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(Updated 9:30 p.m.) Ballston-based Fluence is ramping up its efforts to tackle climate change with energy storage systems for renewable energy.
The energy storage company was founded three years ago this month as the joint venture of Berlin-based Siemens and Arlington-based Fortune 500 company, AES Corp. It enjoyed torrid growth over the course of 2020: About 100 staff came on, including a new CEO, and it acquired a company in October.
This year is off to a great start, too, with a pledge of $125 million in investment from the Qatar Investment Authority.
“We have been experiencing an enormous growth since the inception of the company,” said Vice President of Strategy Marek Wolek.
Fluence develops batteries that store energy from wind and solar. Since 2018, Fluence had quadrupled the amount of energy storage it has deployed or is working on, from 600 megawatts to 2,400 megawatts. It has deployed or been awarded contracts for storage in 24 countries.
The work is “a little bit more complicated” than just batteries, however, Wolek said. It also makes sure the supply of natural, renewable energy can be converted into enough electricity to meet demands, without leading to surges in electricity or deficits for customers.
“That’s extremely valuable, and makes the whole energy grid stable,” Wolek said.
But to keep up in a rapidly innovating market, the company started seeking out investing partners about six months ago, he said.
“How we effectively create a grid of future requires investments,” he said. “The mark is moving very fast: We have to make sure the technology is easier and faster, and efficient to use, for our customers.”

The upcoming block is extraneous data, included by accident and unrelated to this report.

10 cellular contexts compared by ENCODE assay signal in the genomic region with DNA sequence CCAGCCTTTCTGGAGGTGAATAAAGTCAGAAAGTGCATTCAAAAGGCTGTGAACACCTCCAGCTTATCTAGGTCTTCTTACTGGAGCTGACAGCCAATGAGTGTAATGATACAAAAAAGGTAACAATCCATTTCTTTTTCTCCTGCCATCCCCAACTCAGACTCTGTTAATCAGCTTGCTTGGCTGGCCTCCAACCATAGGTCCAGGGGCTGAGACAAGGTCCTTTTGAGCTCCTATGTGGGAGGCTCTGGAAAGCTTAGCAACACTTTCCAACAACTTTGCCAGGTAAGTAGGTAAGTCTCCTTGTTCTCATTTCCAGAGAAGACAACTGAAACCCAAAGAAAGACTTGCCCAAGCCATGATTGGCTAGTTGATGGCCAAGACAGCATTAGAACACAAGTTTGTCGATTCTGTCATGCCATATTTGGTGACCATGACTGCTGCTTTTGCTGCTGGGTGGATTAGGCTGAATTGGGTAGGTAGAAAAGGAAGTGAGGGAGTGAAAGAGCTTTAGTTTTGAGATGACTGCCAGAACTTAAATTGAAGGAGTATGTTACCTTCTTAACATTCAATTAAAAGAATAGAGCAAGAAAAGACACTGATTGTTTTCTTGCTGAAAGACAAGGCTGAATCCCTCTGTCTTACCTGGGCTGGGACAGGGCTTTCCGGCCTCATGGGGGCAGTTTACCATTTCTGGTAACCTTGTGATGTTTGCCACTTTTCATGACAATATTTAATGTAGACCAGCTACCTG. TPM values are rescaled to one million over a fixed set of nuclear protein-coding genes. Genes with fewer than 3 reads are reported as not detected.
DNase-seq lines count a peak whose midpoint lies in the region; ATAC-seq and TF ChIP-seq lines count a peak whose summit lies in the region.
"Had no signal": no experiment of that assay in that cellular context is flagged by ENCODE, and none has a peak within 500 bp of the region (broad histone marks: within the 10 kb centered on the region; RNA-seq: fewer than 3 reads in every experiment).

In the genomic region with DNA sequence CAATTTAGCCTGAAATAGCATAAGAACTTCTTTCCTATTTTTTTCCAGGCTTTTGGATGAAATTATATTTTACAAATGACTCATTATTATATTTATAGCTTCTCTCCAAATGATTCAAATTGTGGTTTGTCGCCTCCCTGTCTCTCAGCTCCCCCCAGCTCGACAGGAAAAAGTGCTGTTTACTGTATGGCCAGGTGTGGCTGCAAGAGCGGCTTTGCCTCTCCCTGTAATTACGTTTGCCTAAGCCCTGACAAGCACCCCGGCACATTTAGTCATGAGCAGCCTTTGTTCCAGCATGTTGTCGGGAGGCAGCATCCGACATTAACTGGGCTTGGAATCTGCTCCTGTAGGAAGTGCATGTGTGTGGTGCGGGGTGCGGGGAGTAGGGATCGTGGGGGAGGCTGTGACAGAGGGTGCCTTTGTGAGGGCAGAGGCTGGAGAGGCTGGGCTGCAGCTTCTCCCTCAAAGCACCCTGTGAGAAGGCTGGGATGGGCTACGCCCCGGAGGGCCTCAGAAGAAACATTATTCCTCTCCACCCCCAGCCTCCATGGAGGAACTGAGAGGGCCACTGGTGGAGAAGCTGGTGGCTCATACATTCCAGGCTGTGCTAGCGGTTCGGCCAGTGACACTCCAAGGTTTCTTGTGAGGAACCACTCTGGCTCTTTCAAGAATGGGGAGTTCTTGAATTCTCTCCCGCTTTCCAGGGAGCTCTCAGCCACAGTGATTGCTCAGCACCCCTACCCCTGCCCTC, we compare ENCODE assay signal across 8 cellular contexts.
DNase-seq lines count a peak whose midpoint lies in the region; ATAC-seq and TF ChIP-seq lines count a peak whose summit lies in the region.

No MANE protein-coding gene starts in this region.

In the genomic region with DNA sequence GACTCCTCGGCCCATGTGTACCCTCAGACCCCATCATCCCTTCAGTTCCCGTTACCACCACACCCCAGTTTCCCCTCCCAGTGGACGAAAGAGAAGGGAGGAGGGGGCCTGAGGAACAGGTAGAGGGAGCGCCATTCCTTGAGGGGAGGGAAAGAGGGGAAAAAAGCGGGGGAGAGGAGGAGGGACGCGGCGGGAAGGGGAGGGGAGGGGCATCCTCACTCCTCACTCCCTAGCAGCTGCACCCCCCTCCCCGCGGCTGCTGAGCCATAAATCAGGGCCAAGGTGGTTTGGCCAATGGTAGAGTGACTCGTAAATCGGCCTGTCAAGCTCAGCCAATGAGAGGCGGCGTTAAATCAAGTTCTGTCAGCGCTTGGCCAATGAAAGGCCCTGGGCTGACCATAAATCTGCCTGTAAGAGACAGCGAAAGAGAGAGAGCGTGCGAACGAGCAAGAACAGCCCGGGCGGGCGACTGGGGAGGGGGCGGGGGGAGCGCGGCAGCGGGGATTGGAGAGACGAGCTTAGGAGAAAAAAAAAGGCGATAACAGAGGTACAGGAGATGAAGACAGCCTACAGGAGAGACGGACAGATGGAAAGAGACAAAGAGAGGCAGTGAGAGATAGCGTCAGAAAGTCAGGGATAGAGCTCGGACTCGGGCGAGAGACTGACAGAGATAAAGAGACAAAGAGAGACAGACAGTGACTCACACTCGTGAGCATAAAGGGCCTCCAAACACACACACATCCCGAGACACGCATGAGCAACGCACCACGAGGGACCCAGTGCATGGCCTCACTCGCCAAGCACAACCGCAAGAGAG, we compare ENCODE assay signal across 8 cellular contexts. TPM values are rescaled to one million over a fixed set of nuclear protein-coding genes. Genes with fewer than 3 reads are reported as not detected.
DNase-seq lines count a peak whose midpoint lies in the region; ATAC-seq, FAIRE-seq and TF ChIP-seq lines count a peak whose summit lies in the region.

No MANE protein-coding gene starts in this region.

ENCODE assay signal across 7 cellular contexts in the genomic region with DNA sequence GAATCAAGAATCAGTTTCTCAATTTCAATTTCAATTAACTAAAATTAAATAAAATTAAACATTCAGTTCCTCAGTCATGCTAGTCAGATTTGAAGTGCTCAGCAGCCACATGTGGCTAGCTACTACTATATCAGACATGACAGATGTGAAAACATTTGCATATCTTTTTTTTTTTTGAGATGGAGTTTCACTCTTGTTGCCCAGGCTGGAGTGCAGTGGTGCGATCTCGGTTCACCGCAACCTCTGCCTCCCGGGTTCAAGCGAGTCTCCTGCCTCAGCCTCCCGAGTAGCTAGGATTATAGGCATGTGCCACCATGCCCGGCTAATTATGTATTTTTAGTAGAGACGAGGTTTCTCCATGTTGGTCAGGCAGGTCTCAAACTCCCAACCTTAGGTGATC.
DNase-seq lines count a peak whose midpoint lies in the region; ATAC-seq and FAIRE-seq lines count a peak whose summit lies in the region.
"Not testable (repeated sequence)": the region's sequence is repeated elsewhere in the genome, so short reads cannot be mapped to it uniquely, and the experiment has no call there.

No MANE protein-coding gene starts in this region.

With the $125 million from Qatar Investment Authority, a founding member of the One Planet Sovereign Wealth Fund Initiative, which invests government funds into climate change solutions. Fluence will be investing in hardware and software, as well as staff to further develop the battery technology, he said.
In a statement, CEO Manuel Perez Dubuc said tackling climate change requires both technology and investment worldwide.
“We see energy storage as the linchpin of a decarbonized grid and adding QIA to our international shareholder base will allow Fluence to innovate even faster and address the enormous global market for large-scale battery-based energy storage.”
Dubuc came on as CEO in May 2020, after serving on the company’s board. He switches roles with Stephen Coughlin, who now sits on the board, said Director of Communications Alison Mickey.
He and the newly hired 100 staff members grew the company’s workforce to more than 300 worldwide.
In October, the company bought Advanced Microgrid Solutions, which develops AI bidding software for batteries and other tech for storing and generating renewably sourced electricity. The merger will help to improve energy storage, grid reliability and efficiency, Wolek said.
Fluence is headquartered at 4601 N. Fairfax Drive, and has offices in San Francisco, suburban Atlanta, Germany and Australia.
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